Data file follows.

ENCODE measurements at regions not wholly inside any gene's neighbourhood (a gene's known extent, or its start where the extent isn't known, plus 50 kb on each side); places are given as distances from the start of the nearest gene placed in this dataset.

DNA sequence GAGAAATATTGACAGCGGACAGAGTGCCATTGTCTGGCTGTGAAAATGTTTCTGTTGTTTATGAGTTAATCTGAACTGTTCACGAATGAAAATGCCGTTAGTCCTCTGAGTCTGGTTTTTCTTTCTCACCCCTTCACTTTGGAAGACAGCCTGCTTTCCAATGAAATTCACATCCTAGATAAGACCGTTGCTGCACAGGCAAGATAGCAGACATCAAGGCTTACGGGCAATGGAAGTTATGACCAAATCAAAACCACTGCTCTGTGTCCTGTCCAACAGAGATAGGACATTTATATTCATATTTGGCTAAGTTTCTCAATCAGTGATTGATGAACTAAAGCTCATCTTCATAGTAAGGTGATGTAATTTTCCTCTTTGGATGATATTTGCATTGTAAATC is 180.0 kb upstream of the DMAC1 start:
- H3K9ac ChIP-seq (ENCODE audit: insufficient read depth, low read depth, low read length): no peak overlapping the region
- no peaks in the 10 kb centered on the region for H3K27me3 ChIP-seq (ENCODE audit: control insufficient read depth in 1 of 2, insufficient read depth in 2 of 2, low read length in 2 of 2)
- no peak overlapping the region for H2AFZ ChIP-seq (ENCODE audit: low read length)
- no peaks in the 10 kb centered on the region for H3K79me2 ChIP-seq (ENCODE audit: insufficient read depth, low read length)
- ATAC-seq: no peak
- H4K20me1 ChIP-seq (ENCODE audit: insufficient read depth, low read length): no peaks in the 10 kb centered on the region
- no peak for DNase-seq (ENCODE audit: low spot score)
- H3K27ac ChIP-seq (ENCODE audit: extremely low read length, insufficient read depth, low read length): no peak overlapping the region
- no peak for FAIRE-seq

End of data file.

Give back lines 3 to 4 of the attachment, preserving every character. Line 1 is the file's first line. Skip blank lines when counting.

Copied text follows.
- H3K9ac ChIP-seq (ENCODE audit: insufficient read depth, low read depth, low read length): no peak overlapping the region
- no peaks in the 10 kb centered on the region for H3K27me3 ChIP-seq (ENCODE audit: control insufficient read depth in 1 of 2, insufficient read depth in 2 of 2, low read length in 2 of 2)